Virtual Boy, The VR Pioneer Is 25-year-old [VIDEO]

Game Boy’s father wanted to use stereoscopic 3D for his machine, dedicatedly researching the solution for VR, and finally, Virtual Boy became his last work.


Virtual Boy turns 25, a commercial failure of Nintendo that pioneered virtual reality

Today’s is a special anniversary as it marks 25 years since the launch in Japan of Virtual Boy, one of the biggest commercial failures of Nintendo, but precisely for this reason also one of the collectibles most appreciated by fans. The truth is that we can talk about this console, which never premiered in Europe, as being ahead of its time due to its promise of a primitive virtual reality based on the use of stereoscopic 3D images.



„I was one of those who always insisted on doing something with 3D glasses” – Shigeru Miyamoto


“Virtual Boy was, in my opinion, a commercial failure,” said Satoru Iwata in one of his recollections.  “It would have been understandable to me if Nintendo had experienced a kind of trauma when it came to the 3D genre. However, its efforts with 3D technology persisted tenaciously. And it could be said that this boldness has finally paid off. I think it’s an interesting succession of events,” he said of the birth of Nintendo 3DS and its commitment to stereoscopic 3D.



Shigeru Miyamoto was also present at that talk with several of the Nintendo geniuses. “At that time I was interested in virtual reality, and I was one of those who was always insisting on doing something with the 3D glasses.” This led him to speak directly to Game Boy’s father and one of the leading figures in Nintendo history, the sadly deceased Gunpei Yoko. The Japanese admit that he was not involved in the project because at the time he was working on the development of the Nintendo 64.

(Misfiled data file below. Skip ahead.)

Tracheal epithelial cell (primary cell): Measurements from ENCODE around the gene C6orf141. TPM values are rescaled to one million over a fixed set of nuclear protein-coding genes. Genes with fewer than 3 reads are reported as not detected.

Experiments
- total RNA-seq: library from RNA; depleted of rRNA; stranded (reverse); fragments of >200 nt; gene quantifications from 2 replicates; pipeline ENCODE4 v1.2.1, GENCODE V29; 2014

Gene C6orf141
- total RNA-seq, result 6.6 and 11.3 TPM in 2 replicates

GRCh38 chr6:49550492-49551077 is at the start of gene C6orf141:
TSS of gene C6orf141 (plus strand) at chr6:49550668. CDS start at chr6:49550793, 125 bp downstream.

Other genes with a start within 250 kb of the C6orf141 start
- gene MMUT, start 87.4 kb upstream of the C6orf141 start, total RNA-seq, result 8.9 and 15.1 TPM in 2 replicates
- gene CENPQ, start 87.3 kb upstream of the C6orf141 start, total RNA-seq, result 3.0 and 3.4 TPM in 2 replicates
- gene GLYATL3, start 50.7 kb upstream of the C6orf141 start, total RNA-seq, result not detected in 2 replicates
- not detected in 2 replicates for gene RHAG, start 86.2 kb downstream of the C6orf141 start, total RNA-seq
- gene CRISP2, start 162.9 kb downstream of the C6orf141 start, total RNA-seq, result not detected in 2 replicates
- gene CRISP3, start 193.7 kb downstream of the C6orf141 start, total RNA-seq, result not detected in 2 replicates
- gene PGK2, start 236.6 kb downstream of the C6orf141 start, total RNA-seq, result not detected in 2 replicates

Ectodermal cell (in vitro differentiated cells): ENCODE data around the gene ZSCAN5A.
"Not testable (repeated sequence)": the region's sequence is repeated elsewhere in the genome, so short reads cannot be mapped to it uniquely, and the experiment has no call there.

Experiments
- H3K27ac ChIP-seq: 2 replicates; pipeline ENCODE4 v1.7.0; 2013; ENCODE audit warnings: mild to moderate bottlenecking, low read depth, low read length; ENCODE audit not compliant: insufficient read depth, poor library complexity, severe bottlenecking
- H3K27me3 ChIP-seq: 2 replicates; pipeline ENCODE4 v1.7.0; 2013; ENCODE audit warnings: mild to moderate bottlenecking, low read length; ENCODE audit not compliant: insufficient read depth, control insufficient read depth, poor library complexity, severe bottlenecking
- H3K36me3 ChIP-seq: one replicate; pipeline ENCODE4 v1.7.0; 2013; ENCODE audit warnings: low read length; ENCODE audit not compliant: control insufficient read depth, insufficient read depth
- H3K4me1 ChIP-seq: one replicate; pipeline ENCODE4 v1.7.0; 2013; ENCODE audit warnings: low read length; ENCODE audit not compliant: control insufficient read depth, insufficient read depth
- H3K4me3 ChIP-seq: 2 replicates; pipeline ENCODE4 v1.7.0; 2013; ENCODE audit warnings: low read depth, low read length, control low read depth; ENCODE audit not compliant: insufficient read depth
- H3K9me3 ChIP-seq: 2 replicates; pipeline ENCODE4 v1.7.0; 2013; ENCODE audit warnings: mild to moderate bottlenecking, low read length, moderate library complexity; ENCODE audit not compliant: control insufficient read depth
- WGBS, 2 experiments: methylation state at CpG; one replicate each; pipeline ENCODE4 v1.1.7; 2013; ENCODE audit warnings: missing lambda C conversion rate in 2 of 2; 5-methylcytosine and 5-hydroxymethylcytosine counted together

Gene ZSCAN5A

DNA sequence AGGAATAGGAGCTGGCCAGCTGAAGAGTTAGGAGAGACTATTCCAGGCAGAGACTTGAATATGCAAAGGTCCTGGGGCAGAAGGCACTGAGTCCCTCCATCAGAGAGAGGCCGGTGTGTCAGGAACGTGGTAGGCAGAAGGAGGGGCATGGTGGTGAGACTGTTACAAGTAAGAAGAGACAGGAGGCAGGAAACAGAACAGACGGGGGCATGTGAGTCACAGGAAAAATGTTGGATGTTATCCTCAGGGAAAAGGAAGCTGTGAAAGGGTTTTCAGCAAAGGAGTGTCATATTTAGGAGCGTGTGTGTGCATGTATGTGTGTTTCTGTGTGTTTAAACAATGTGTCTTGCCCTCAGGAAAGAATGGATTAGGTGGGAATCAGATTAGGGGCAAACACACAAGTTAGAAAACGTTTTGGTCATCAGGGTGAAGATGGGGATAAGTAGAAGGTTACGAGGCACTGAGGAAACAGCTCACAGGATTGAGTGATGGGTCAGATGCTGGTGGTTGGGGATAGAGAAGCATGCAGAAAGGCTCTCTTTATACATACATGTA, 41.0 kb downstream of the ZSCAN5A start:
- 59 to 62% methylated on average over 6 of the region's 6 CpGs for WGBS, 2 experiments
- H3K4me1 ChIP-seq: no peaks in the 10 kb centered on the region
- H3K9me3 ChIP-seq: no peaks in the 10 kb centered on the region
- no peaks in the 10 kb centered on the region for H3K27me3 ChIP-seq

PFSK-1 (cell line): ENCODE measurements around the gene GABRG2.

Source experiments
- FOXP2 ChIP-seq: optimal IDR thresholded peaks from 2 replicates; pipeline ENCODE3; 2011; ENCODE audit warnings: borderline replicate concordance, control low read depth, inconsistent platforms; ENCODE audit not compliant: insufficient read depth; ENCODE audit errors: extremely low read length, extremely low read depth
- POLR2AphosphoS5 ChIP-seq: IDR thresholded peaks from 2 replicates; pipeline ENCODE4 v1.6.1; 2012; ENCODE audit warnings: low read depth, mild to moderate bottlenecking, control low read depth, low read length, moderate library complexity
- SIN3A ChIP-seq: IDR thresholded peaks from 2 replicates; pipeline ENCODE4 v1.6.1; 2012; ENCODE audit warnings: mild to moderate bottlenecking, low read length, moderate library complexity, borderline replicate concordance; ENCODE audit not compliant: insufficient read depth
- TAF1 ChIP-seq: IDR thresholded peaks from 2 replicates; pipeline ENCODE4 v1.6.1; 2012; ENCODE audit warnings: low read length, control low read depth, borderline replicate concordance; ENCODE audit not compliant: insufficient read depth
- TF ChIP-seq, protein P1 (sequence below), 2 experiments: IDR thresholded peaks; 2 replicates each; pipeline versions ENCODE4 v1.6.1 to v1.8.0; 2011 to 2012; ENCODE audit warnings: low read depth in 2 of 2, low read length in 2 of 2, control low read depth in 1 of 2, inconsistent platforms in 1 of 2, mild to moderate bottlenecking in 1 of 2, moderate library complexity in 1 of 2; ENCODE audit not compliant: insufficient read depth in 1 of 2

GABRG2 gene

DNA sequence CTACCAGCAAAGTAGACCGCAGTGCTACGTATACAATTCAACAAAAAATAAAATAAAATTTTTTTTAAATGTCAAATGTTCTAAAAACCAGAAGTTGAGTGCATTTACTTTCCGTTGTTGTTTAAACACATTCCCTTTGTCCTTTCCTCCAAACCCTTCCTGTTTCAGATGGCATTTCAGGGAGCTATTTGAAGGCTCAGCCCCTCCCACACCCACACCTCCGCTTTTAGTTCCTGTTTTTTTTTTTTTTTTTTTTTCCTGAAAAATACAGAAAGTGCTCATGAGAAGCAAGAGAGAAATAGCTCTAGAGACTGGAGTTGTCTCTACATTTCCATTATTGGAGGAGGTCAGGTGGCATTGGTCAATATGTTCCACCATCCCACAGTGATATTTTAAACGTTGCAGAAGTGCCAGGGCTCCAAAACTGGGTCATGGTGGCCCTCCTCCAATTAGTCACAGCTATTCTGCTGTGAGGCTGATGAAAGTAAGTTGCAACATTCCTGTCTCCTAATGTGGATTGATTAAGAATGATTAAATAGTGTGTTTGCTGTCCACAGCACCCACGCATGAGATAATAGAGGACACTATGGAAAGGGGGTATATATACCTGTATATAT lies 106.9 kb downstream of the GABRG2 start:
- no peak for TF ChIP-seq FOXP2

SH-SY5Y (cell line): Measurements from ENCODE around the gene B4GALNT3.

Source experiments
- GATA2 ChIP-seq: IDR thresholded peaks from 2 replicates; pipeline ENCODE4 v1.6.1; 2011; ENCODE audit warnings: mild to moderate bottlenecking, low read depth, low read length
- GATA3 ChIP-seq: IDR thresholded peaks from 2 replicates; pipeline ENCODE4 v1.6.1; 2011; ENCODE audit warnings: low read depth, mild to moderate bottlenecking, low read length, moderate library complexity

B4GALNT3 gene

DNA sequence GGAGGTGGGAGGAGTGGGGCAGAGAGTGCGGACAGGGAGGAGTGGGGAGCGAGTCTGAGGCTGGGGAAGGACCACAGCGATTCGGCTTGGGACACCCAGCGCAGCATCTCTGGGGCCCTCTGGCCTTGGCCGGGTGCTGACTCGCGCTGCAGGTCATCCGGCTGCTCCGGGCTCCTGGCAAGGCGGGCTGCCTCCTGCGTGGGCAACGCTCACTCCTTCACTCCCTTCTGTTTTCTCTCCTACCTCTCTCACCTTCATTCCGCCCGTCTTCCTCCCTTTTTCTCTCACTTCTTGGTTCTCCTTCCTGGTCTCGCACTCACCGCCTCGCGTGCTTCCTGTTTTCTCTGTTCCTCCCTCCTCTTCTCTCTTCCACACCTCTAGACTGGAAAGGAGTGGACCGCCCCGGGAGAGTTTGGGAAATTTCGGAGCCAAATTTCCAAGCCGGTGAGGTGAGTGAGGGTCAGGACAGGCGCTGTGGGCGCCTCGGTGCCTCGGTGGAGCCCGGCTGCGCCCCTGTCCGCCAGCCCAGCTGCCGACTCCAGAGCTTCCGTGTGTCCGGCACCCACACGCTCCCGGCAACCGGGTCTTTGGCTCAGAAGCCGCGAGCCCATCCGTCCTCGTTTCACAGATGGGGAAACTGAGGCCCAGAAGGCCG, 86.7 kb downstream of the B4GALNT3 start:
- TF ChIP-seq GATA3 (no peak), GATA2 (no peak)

With its characteristic red and black graphics and 3D graphics simulation, this semi-portable machine failed to attract the attention of the mass public. Iwata noted that its graphics were “a slight disadvantage in an era where video game graphics were increasing in quality by leaps and bounds.” Miyamoto also believes that defining it as a console was a mistake, since being a toy, and with more than 100,000 units in Japan, it would have been considered a success.


“Virtual Boy had to solve two important aspects, and it came to light without solving either of them. It is not that the machine itself was a wrong product, but that we were wrong in the way we displayed it,” said the father of Super Mario and The Legend of Zelda. The platform had a small catalog of games, without having a star title that showed all its virtues, so its popularity was low. At the gates of the Nintendo 64 premiere, the machine ended up falling into oblivion.



After four years in development and a $ 10 million investment in technology, Virtual Boy ceased production just one year after its birth. It did it with a catalog of 22 video games. But despite not achieving the desired success, Nintendo has never forgotten this machine, to the point that Nintendo Labo included a tribute to the Virtual Boy.



From Sensorama to Virtual Boy, from Oculus to PS VR, different machines have come and went, many different strange solutions have been born, but the most perfect realization of virtual reality seems to remain the Holy Grail of the IT world forever.

One thing is for sure: modern VR, but at least the 3DS owes much to the great red console.

Virtual Boy, we salute you!

Happy Birthday!

Source: 3DJuegos

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Praesagus is a Role-Playing enthusiast and a huge fan of most story-driven games. He's also a diehard fan of everything related to Star Wars, Star Trek, or Fallout and likes to divide his free time between his beloved girlfriend and the retro games he loves so much.

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